By Abdulkareem Haruna
The United Nations Children Fund (Unicef) has announced that it has received $2.7 million in funding from the Swedish International Development Cooperation Agency (SIDA) to provide maternal nutrition counselling and acute malnutrition management services to 280,000 pregnant women, caregivers and children.
The SIDA funded project which will be implemented by Unicef would also provide access for 86,000 conflict-affected women and children in north-east Nigeria to improve access to safe water, sanitation systems and hygiene in north-east Nigeria.
A statement from UNICEF indicated that the “thirteen years of armed conflict in north-east Nigeria has left women and children in acute vulnerability.”
UNICEF itemised “congestion in camps and settlements, high rates of open defecation and poor sanitation practices “have put conflict-affected families and children at the risk of disease outbreaks and preventable deaths.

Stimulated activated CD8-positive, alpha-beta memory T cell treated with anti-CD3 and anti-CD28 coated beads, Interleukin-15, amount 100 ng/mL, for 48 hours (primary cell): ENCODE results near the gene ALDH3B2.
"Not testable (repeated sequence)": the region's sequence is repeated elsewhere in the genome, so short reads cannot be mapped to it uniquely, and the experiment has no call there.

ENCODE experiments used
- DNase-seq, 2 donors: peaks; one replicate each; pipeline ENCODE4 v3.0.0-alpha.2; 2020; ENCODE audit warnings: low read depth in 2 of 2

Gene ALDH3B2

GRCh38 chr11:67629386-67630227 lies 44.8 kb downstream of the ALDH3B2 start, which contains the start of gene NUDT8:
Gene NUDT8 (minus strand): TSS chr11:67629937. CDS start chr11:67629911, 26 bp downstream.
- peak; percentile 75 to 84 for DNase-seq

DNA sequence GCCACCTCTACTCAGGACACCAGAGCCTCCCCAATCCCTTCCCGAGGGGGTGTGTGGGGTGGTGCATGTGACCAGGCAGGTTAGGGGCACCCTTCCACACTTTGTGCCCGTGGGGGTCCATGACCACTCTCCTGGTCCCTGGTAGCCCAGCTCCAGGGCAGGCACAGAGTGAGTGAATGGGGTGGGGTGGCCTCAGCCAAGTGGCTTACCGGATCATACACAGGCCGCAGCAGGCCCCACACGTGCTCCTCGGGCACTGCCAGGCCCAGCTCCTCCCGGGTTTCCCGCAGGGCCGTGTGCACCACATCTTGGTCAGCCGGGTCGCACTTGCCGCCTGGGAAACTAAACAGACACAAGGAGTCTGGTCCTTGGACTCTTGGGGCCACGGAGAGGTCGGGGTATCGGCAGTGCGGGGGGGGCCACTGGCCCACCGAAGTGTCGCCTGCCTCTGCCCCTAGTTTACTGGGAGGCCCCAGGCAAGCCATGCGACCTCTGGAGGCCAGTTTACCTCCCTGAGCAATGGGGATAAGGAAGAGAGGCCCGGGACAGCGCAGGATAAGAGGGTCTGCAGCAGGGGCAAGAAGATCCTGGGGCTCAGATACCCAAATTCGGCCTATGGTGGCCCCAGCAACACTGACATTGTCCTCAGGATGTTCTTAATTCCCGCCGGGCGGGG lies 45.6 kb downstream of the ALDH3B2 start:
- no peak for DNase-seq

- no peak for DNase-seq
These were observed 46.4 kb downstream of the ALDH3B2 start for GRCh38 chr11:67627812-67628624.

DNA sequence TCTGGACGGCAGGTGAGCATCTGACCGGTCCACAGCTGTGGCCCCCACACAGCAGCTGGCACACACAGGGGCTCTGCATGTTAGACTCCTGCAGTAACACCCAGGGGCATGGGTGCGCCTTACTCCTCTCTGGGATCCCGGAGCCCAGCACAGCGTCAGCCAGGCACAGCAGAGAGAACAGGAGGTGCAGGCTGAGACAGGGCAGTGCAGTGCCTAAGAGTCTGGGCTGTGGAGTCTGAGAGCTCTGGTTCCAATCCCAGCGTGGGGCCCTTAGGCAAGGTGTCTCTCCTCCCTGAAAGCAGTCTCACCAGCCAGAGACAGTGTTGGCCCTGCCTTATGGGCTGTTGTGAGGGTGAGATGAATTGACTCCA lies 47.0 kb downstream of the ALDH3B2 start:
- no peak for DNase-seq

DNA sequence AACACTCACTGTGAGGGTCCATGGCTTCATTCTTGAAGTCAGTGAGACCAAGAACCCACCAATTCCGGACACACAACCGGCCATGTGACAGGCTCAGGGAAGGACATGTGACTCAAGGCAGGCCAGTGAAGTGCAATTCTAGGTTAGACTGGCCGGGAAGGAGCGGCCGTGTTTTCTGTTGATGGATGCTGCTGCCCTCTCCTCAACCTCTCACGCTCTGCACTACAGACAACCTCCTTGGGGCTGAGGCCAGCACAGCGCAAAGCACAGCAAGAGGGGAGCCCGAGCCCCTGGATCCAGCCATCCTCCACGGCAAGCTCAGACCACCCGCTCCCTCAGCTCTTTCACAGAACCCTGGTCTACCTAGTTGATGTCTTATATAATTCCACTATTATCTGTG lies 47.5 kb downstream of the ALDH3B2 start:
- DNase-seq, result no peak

UNICEF’s Representative in Nigeria, Peter Hawkins has noted that North-east Nigeria is currently experiencing its highest burden of acute malnutrition since 2016, with a 34 per cent projected increase in the burden of acute malnutrition in the lean season of 2022, compared to 2021.
“Unless urgent actions are taken, at least 1.7 million under five children in north-east Nigeria will need acute malnutrition treatment in 2022,” he said.
“Malnutrition, the single most deadly threat to child survival and development, is dealing children in north-east Nigeria a deadly hand,’’ said Hawkins.
“Insecurity, global hike in food prices and ongoing humanitarian interventions targeting early detection at the household level are resulting in a record number of under five children presenting symptoms of acute malnutrition and needing urgent life-saving services.
“UNICEF is grateful that the support from SIDA will not only help to scale treatment services to more children and address contributory water and sanitation services issues in camps and settlements, but will also help increase investment in preventive nutrition services targeting pregnant women and lactating mothers with maternal nutrition services,’’ said Peter Hawkins.